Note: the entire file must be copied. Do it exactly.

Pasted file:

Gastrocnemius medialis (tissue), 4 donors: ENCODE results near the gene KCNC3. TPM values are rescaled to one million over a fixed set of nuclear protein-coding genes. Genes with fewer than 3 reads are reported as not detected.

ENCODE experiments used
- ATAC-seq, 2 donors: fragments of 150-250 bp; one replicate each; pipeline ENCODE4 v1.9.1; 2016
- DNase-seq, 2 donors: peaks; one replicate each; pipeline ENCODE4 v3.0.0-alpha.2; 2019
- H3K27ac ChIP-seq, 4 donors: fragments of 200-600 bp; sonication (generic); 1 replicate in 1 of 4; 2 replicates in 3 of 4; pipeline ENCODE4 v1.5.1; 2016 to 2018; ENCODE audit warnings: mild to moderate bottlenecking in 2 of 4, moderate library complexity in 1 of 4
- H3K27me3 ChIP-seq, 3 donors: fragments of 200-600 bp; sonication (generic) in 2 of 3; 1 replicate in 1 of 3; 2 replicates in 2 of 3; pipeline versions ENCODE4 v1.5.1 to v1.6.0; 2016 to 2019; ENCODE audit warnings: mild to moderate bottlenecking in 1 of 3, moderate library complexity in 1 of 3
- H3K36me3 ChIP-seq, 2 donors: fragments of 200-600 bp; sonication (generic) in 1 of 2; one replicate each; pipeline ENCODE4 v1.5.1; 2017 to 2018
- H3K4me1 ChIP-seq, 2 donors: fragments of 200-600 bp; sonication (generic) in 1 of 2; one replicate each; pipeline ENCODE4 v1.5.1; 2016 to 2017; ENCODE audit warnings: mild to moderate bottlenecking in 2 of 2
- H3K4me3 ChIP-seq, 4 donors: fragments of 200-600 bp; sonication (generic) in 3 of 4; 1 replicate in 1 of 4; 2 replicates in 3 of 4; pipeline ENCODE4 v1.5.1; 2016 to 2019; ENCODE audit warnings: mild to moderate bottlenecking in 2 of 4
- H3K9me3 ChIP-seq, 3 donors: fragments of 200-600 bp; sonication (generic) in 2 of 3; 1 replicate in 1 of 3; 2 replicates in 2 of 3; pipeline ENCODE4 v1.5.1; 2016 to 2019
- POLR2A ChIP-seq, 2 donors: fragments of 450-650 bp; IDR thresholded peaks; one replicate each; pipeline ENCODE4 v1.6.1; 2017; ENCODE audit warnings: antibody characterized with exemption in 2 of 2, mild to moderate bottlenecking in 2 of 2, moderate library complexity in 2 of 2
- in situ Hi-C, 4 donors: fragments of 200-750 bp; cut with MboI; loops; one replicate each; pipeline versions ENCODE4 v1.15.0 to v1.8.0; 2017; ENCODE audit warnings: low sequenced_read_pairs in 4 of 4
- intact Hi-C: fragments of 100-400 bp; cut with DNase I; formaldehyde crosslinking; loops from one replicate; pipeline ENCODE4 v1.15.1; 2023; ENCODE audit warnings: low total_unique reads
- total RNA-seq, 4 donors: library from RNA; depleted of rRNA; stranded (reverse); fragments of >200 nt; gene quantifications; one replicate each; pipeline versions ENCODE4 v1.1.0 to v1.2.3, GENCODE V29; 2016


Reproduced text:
Gastrocnemius medialis (tissue), 4 donors: ENCODE results near the gene KCNC3. TPM values are rescaled to one million over a fixed set of nuclear protein-coding genes. Genes with fewer than 3 reads are reported as not detected.

ENCODE experiments used
- ATAC-seq, 2 donors: fragments of 150-250 bp; one replicate each; pipeline ENCODE4 v1.9.1; 2016
- DNase-seq, 2 donors: peaks; one replicate each; pipeline ENCODE4 v3.0.0-alpha.2; 2019
- H3K27ac ChIP-seq, 4 donors: fragments of 200-600 bp; sonication (generic); 1 replicate in 1 of 4; 2 replicates in 3 of 4; pipeline ENCODE4 v1.5.1; 2016 to 2018; ENCODE audit warnings: mild to moderate bottlenecking in 2 of 4, moderate library complexity in 1 of 4
- H3K27me3 ChIP-seq, 3 donors: fragments of 200-600 bp; sonication (generic) in 2 of 3; 1 replicate in 1 of 3; 2 replicates in 2 of 3; pipeline versions ENCODE4 v1.5.1 to v1.6.0; 2016 to 2019; ENCODE audit warnings: mild to moderate bottlenecking in 1 of 3, moderate library complexity in 1 of 3
- H3K36me3 ChIP-seq, 2 donors: fragments of 200-600 bp; sonication (generic) in 1 of 2; one replicate each; pipeline ENCODE4 v1.5.1; 2017 to 2018
- H3K4me1 ChIP-seq, 2 donors: fragments of 200-600 bp; sonication (generic) in 1 of 2; one replicate each; pipeline ENCODE4 v1.5.1; 2016 to 2017; ENCODE audit warnings: mild to moderate bottlenecking in 2 of 2
- H3K4me3 ChIP-seq, 4 donors: fragments of 200-600 bp; sonication (generic) in 3 of 4; 1 replicate in 1 of 4; 2 replicates in 3 of 4; pipeline ENCODE4 v1.5.1; 2016 to 2019; ENCODE audit warnings: mild to moderate bottlenecking in 2 of 4
- H3K9me3 ChIP-seq, 3 donors: fragments of 200-600 bp; sonication (generic) in 2 of 3; 1 replicate in 1 of 3; 2 replicates in 2 of 3; pipeline ENCODE4 v1.5.1; 2016 to 2019
- POLR2A ChIP-seq, 2 donors: fragments of 450-650 bp; IDR thresholded peaks; one replicate each; pipeline ENCODE4 v1.6.1; 2017; ENCODE audit warnings: antibody characterized with exemption in 2 of 2, mild to moderate bottlenecking in 2 of 2, moderate library complexity in 2 of 2
- in situ Hi-C, 4 donors: fragments of 200-750 bp; cut with MboI; loops; one replicate each; pipeline versions ENCODE4 v1.15.0 to v1.8.0; 2017; ENCODE audit warnings: low sequenced_read_pairs in 4 of 4
- intact Hi-C: fragments of 100-400 bp; cut with DNase I; formaldehyde crosslinking; loops from one replicate; pipeline ENCODE4 v1.15.1; 2023; ENCODE audit warnings: low total_unique reads
- total RNA-seq, 4 donors: library from RNA; depleted of rRNA; stranded (reverse); fragments of >200 nt; gene quantifications; one replicate each; pipeline versions ENCODE4 v1.1.0 to v1.2.3, GENCODE V29; 2016